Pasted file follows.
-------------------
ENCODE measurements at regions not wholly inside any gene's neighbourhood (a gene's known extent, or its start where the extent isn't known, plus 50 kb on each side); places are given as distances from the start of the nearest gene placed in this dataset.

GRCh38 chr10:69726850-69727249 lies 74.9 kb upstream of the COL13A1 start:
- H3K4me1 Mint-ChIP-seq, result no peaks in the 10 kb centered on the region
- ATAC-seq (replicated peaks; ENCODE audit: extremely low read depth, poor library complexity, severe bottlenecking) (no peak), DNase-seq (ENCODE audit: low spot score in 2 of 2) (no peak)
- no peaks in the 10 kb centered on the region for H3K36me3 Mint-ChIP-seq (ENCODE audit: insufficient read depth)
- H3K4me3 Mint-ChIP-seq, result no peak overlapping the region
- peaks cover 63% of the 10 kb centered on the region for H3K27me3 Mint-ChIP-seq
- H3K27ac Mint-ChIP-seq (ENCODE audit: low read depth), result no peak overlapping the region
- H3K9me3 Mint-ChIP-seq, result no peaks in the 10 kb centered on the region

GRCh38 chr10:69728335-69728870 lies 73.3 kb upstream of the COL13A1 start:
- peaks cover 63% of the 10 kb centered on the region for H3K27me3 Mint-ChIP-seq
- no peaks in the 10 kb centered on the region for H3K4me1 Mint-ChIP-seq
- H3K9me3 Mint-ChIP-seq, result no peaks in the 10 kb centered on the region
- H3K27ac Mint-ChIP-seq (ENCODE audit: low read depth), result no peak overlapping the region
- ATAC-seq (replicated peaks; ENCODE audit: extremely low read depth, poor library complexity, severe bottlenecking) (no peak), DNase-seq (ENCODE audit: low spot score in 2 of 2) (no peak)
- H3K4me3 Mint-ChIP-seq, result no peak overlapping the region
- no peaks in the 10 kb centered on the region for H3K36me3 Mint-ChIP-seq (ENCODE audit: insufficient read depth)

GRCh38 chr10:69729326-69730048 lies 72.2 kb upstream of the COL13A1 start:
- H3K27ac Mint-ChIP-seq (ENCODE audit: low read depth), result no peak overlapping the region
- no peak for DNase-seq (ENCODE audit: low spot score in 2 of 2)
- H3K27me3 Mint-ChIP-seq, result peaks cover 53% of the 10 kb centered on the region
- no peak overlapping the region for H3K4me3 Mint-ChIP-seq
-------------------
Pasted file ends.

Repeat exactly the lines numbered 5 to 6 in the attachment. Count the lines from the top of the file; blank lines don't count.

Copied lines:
- no peaks in the 10 kb centered on the region for H3K36me3 Mint-ChIP-seq (ENCODE audit: insufficient read depth)
- H3K4me3 Mint-ChIP-seq, result no peak overlapping the region